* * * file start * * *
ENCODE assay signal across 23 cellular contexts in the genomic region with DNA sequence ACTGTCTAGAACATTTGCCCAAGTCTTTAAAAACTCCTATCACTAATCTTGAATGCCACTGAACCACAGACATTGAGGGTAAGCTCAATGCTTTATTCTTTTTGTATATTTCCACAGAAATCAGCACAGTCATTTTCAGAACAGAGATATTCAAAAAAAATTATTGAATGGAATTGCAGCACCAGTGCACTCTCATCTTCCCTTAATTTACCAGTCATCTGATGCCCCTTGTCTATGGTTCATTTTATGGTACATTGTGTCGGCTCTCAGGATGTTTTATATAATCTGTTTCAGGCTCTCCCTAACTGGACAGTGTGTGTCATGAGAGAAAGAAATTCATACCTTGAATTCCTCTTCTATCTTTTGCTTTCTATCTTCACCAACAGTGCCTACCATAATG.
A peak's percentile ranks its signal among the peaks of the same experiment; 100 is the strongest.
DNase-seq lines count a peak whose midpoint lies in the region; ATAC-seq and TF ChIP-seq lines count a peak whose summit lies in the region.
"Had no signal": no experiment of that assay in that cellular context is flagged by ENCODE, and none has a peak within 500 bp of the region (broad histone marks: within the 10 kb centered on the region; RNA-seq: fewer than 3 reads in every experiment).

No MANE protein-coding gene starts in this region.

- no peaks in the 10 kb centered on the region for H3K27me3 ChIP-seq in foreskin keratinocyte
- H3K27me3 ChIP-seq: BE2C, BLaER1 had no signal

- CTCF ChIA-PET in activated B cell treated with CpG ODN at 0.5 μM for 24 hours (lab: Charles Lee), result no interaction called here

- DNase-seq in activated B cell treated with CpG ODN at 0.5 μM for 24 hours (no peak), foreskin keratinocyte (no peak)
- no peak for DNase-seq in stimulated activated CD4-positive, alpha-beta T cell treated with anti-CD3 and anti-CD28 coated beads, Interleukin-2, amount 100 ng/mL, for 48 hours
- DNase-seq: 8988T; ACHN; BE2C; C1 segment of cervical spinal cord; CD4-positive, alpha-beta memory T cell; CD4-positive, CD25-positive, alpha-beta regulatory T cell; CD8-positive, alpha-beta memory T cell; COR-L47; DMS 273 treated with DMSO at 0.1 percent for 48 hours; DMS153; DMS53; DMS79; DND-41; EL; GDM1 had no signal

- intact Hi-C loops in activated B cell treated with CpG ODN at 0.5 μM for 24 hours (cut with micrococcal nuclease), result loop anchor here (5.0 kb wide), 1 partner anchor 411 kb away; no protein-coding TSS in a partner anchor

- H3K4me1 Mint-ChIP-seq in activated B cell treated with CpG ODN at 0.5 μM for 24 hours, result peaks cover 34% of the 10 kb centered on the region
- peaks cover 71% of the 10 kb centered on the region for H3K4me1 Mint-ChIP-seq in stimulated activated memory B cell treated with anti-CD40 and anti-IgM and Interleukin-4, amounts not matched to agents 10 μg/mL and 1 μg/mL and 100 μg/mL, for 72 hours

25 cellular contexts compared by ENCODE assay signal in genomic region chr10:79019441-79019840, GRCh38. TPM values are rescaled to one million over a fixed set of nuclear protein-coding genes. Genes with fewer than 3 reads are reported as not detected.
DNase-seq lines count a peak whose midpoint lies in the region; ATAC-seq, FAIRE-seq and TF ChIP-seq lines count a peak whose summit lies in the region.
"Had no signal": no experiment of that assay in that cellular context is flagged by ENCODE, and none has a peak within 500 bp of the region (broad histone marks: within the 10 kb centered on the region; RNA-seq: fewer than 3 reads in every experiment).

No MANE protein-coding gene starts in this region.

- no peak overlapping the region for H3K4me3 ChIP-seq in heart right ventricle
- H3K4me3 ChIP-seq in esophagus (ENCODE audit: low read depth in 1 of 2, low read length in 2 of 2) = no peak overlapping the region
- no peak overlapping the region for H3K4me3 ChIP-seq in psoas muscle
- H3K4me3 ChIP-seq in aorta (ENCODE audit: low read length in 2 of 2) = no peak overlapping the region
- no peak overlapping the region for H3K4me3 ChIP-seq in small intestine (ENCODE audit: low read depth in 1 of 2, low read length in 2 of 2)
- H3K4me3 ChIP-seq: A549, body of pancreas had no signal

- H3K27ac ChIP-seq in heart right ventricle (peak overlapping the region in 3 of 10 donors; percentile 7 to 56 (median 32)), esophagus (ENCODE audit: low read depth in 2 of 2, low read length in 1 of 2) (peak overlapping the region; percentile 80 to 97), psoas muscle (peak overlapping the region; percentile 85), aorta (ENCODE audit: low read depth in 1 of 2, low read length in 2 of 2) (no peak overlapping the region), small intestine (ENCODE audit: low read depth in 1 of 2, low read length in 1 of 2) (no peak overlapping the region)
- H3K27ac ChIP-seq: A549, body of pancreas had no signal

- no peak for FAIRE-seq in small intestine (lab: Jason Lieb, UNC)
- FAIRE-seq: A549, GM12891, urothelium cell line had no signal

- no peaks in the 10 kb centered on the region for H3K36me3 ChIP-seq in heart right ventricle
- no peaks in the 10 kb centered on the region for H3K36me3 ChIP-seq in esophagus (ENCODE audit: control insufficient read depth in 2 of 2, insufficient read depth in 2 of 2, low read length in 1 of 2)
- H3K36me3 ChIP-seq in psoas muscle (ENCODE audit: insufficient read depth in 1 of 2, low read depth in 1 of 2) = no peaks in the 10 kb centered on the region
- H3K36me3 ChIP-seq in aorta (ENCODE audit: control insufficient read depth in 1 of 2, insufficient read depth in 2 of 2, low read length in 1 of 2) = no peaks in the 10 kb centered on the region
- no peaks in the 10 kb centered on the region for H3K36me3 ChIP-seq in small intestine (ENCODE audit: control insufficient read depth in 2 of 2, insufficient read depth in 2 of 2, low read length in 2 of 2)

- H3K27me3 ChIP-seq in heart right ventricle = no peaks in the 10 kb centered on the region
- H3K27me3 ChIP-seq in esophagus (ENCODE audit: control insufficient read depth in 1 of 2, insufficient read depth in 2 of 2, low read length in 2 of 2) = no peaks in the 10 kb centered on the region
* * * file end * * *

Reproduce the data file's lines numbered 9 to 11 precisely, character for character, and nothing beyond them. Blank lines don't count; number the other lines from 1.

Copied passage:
- DNase-seq in activated B cell treated with CpG ODN at 0.5 μM for 24 hours (no peak), foreskin keratinocyte (no peak)
- no peak for DNase-seq in stimulated activated CD4-positive, alpha-beta T cell treated with anti-CD3 and anti-CD28 coated beads, Interleukin-2, amount 100 ng/mL, for 48 hours
- DNase-seq: 8988T; ACHN; BE2C; C1 segment of cervical spinal cord; CD4-positive, alpha-beta memory T cell; CD4-positive, CD25-positive, alpha-beta regulatory T cell; CD8-positive, alpha-beta memory T cell; COR-L47; DMS 273 treated with DMSO at 0.1 percent for 48 hours; DMS153; DMS53; DMS79; DND-41; EL; GDM1 had no signal